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Pains, Gains Of ‘Sand Barging’ For Money In Lagos

By Samson Ezea   |   20 February 2016   |   2:26 am

 

AbiolaIN Lagos, sand is money because it is very scarce and expensive. In the course of doing their jobs in Lagos, street sweepers pack sand, which they sell to the builders.

Any building or construction project in Lagos, just like any other place, requires sand. But in Lagos, the situation is different because the city is covered by more water than sand. This has made sand sale a brisk business in the city, but not without peculiar challenges associated with sourcing it.

It was in the light of the quest to know how sand is sourced for builders at Amuwo-Odofin and Okota/Isolo communities that The Guardian recently visited the sand market situated by the canal close to the Amuwo Odofin-Okota link bridge.

At the market, there was a beehive of activities which included labourers offloading sand from boats, heaps of sand dotting the landscape, sand merchants and buyers exchanging money, tipper drivers and labourers loading trucks, among other activities.

On one side of the canal were five men lying down close to a small engine boat. On inquiry, The Guardian was informed that they were boatmen mainly of Ijaw and Ilaje tribes, resting after returning from a three-day trip to Igbede and Okun Asa along the Badagry axis to convey sand.

When one of them named Alade Iyan was approached to inquire how and where they get the sand that they carry to Amuwo-Odofin/ FESTAC town, he flared up, asking, “What is your business with it?

“Do you want to investigate and stop our means of livelihood? If you want to know, come and join us on a trip to the place. After going there, you don’t need to ask questions.”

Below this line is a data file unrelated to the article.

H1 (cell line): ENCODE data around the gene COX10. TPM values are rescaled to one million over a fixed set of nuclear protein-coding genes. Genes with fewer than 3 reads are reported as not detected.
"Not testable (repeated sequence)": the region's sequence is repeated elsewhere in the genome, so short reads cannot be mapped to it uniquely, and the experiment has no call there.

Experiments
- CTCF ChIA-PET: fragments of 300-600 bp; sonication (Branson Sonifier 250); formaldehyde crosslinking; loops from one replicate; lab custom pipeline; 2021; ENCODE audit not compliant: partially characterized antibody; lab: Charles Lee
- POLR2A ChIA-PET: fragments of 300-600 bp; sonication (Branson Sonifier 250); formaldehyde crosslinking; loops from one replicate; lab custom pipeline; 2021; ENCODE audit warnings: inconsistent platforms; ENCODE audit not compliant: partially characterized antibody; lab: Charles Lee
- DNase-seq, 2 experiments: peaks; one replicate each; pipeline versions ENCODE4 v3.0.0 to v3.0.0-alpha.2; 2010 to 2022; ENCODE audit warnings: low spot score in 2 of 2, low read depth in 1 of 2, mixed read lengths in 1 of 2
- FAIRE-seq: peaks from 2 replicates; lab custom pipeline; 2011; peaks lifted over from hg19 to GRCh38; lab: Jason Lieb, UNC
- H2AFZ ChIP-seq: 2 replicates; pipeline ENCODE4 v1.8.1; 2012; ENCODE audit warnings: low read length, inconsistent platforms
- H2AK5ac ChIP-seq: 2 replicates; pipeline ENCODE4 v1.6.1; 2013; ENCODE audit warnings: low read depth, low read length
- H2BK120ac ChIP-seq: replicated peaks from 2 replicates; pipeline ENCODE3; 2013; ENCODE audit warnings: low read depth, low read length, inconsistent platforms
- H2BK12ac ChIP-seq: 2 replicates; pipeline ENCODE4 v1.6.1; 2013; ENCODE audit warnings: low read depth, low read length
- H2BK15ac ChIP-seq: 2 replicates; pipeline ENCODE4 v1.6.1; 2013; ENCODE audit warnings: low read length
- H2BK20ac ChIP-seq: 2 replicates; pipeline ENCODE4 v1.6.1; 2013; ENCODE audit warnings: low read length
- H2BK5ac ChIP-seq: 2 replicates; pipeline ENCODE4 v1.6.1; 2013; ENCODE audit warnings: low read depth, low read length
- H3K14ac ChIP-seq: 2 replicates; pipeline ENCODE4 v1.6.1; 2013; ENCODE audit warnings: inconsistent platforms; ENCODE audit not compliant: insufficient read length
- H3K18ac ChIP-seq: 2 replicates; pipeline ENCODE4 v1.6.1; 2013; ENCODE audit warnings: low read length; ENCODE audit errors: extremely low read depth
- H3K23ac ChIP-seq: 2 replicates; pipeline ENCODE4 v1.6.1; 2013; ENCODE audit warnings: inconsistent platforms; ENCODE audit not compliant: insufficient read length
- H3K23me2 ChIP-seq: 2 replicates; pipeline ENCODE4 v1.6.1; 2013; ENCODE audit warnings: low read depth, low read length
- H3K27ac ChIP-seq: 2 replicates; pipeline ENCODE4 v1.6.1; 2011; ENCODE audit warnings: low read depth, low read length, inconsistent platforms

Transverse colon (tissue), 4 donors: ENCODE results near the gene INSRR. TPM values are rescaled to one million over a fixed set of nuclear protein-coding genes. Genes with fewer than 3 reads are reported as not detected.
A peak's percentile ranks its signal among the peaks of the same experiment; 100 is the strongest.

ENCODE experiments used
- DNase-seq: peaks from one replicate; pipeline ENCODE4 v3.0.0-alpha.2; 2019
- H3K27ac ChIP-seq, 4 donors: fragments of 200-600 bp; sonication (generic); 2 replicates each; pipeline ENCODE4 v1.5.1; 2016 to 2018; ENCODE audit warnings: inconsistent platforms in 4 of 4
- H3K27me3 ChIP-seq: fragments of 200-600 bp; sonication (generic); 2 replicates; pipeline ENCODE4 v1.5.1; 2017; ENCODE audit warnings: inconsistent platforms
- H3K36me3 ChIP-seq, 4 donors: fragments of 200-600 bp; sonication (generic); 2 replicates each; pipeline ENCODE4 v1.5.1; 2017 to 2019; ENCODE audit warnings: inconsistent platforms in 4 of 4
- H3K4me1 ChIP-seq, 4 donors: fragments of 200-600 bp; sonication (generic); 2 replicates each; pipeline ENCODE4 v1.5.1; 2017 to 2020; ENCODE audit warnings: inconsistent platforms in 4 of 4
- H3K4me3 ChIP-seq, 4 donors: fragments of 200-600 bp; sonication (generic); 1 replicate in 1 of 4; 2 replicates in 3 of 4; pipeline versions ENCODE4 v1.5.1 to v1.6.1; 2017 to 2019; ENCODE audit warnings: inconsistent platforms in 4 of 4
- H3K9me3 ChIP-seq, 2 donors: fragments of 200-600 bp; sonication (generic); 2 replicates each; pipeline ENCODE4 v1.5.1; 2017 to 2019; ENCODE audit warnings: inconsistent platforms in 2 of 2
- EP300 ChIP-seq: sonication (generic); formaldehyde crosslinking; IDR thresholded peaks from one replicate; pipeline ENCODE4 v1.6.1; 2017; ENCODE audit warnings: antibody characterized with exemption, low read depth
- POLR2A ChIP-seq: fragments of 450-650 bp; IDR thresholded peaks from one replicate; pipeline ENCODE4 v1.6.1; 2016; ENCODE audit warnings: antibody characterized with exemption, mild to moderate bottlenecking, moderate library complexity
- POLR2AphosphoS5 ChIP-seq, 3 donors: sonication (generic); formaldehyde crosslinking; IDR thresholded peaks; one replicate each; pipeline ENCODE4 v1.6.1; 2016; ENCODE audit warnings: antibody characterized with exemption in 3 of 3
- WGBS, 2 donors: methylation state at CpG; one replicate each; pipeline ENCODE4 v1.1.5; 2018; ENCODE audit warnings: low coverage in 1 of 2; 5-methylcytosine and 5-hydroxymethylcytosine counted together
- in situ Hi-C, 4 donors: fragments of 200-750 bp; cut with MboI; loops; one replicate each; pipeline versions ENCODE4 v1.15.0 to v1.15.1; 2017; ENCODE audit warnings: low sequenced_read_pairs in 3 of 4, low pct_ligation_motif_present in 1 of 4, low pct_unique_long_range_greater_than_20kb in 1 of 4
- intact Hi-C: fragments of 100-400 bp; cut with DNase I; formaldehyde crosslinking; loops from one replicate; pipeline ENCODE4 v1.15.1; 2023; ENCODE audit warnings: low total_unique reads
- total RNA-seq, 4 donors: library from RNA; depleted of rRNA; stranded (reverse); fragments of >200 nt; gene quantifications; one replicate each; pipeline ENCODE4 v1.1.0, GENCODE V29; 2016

After some persuasion by one of his colleagues, Iyan politely asked, ‘Oga, what do you want to know about our activities. “I hope they no send you here to come and dabaru (spoil) our business?”

The Guardian reporter replied, “No. I am here because I am interested in the business and I want to know if I could start, too.”

When asked how and where they ferry the sand from, he said the area is very far from the FESTAC town axis.

“We carry the sand from Igbede and Okunasa in Badagry area. We normally depart FESTAC town through the canal route around 10:00 pm and reach the area by 8:00am the next day. After loading the sand, we will commence our journey back here through the canal routes following the tide of water.”

“The water level and flow along the canal routes determine the smoothness or otherwise of our trip. If the water tide is backward and low, it delays our movement because the loaded wooden boats tied together will not move smoothly when pushed with the small engine boat we use.”

“In such situations, we usually spend extra days on the waterways, pending when the water inflow increases and moves forward. It is always easy embarking on such trip during the rainy season when water level is high. Embarking on the trip is easier than returning, because when going, the boats are empty and the engine boat is positioned in the front to pull other boats.”

“But while coming back, the small engine boat is positioned at the back of the loaded boats from where it pushes them”

On how they feed and sleep while on the trip, he said: “We don’t normally sleep, but we do stock food items and fuel in our boat. If we run short of any of these items on transit, we stop at the nearest town to buy, depending on the time.”